Articles by Sarah Clatterbuck

Sarah Clatterbuck
I am a front-end engineer and engineering manager at Yahoo! by day and an avid cyclist and runner in my spare time. I race for a women's cycling team called Velo Bella and coach on weekends for the Bay Area Velo Girls. As a native to the Bay Area, I love all things adventurous and regularly travel to ride my bike, trek, try out new languages, and sample local cuisine. I feel as though I'm always learning new things in this great adventure called life, and am eager to share my experiences with others.

Your Weaknesses Can Say as Much About You as Your Strengths– So Work on Them

This weekend I spent some time working on my strengths. I entered a time trial race and got 2nd place. It’s really fun at times to focus on what you are good at. But, in athletics as with life, sometimes most energy should be focused on weaknesses.

For example, I am a good, strong flat rider. But why would I go out and ride the flats all the time? All that is going to do is reinforce what I am already good at. There are two things that are my weaknesses in riding – leg speed and hills. Therefore, I should spend as much of my riding time as possible working on both those things.

On Being a Woman and Winning a Yahoo! Hack Night as a “Demographic Outlier”

Photo credit: Sarah Clatterbuck

I just entered my first hack day a few weeks ago. And, to my surprise and delight, I was selected a winner. For those of you who don’t know, a hack day is where engineers take 24 hours and build their own ideas for products and then the ideas are judged. At Yahoo! We do this twice per year, and the judges are typically a panel of executives and architects.

Progressive Goal Setting and Success: How I Trained Myself to Tour Long Distances

I am a believe in progressive goal setting as a means to achieve greater success over time. It is probably attributable to a degree of risk aversion in my personality coupled with a strong desire to accomplish new things.

How to Find a Mentor and Form a Relationship

As a follow-up to my last post, I thought I’d pose some ideas on how to establish a life mentor or mentors in your own life. There are two steps to this – finding a mentor and forming a mentor. Once you do these two things, it’s a matter of sticking with it and making a commitment to getting together regularly.

Finding a Mentor

As I mentioned in my earlier post, my mentors came to me as part of a faith-based group. Faith-based groups are a great place to find mentors, as you are already in a more open, vulnerable place when in one of these groups. So, a prayer, meditation, or support group can be a great place to find a mentor.

My Life Mentors and the Lessons They’ve Taught Me

I think we’ve all learned the importance of mentors to help guide us through our schooling or career. But, this is about a different type of mentor – the life mentor.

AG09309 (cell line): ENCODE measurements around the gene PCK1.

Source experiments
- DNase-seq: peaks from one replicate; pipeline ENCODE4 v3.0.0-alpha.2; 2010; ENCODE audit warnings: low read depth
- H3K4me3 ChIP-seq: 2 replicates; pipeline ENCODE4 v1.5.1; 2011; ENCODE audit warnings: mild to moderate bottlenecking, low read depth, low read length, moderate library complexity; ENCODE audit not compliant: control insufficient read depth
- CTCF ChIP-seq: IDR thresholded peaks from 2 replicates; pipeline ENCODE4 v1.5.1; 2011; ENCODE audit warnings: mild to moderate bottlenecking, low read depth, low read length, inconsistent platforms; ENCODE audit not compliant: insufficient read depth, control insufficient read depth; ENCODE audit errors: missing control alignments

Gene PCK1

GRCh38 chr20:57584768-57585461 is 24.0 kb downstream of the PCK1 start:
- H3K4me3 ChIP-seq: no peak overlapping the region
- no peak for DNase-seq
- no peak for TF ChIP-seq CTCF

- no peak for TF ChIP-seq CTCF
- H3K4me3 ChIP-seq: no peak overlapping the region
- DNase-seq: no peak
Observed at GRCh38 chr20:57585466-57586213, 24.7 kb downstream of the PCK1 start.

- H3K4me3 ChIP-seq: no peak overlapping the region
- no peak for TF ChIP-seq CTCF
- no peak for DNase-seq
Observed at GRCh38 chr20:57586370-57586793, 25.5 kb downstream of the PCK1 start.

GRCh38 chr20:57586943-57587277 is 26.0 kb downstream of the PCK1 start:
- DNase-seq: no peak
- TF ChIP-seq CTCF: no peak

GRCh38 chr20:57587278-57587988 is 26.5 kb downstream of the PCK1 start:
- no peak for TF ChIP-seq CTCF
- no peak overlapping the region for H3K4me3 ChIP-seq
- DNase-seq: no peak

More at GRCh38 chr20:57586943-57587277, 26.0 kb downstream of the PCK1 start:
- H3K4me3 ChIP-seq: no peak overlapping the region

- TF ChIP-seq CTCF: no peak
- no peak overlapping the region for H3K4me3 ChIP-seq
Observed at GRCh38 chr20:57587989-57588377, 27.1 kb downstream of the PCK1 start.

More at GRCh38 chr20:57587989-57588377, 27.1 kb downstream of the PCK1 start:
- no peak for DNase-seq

My Mentors - Photo Credit: Mr. Sarah

My life mentors originally came to me as part of a faith-based group. However, over 15 years of regular meeting, we’ve bonded into something much deeper. The women in the group have become my life coaches. They are the ones who hold me accountable for the things I need to take care of in my in my internal life. They make sure I follow through with family and other important relationships, and help me see parts of my character that might use a little refining. And, I do the same for them. We represent a wide range of ages, family/marital status and professional backgrounds, so the perspectives are widely varied, adding to the richness of our relationship.

A Hand-Written Letter Will Always Outlast Your Smartphone

In a twist of irony, I got my first smartphone this week – and it’s ironic for many reasons. I mean, I write code to run on smartphones and didn’t even own one until now. And, my husband works for a manufacturer of smartphones. But, most of all, because I just spent 3 days sorting, arranging and otherwise archiving my pre-digital life of letters and photos – things that the smartphone and other technologies are pushing to obsolescence.

Get Out of Your Comfort Zone and Boost Your Career With “Interval Training”

It’s a well established fact of fitness that if you continue doing the same thing over and over, your fitness will never progress. Even for the casual exerciser, walking 2 miles day after day will not yield the all-important cardio-vascular conditioning. This is where the concept of “interval training” or “high intensity” training comes in.

The same can be said for a career. Doing the same thing over and over, year after year will not progress the career. So, lately I’ve been applying principles from my cycling training regimen to my work regimen. Every month, I try to do something that makes me a little bit uncomfortable. I could sit happily in my comfortable engineering

The Kern County Women’s Stage Cycling Race, and the Glory of Coming in Last

The Tour de France has long held a cherished tradition of awarding its last place finisher the “Lanterne Rouge.” Normally, losing a race is nothing to be excited about. But, the epic cycling stage race is so difficult that fully one-third of the riders who start are unable to finish the race. And thus, the Lanterne Rouge is an honor unto itself.

High-Stress, High Visibility Projects: Success Is in the Details

My husband frequently complains that I’m a little too obsessive. Of course, he is compulsive, which makes us a perfect compliment to each other. But, in all seriousness, being obsessive can make you crazy or crazy successful. It is one of those things that if channelled properly can help you deal with monstrous challenges one tiny detail at a time. This was just such a time.